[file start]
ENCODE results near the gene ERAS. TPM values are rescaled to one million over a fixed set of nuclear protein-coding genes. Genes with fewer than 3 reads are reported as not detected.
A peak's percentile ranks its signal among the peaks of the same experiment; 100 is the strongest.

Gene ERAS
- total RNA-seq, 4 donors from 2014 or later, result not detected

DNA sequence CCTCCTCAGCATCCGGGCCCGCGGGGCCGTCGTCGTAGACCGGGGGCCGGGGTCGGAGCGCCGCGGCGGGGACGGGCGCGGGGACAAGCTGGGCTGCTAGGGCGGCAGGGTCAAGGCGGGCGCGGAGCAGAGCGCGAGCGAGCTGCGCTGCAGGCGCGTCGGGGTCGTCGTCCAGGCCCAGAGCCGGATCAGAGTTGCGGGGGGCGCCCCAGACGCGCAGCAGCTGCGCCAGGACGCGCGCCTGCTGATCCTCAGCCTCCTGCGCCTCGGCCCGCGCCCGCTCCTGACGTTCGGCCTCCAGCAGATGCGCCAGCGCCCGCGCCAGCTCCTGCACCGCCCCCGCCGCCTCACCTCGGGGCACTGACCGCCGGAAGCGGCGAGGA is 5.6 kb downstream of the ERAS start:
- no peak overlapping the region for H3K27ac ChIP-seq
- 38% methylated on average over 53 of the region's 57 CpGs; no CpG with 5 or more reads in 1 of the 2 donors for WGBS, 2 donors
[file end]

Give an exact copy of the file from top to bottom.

ENCODE results near the gene ERAS. TPM values are rescaled to one million over a fixed set of nuclear protein-coding genes. Genes with fewer than 3 reads are reported as not detected.
A peak's percentile ranks its signal among the peaks of the same experiment; 100 is the strongest.

Gene ERAS
- total RNA-seq, 4 donors from 2014 or later, result not detected

DNA sequence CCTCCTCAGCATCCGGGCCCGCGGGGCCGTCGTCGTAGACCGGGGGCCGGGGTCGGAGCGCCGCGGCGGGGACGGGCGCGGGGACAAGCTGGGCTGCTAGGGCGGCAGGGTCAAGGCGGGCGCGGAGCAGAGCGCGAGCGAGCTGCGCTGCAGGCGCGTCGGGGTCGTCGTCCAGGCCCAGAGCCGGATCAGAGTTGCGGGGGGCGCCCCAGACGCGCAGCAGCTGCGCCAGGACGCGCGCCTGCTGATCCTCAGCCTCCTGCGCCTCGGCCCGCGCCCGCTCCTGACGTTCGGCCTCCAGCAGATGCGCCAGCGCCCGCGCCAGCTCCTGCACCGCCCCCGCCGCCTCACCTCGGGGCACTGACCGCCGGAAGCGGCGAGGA is 5.6 kb downstream of the ERAS start:
- no peak overlapping the region for H3K27ac ChIP-seq
- 38% methylated on average over 53 of the region's 57 CpGs; no CpG with 5 or more reads in 1 of the 2 donors for WGBS, 2 donors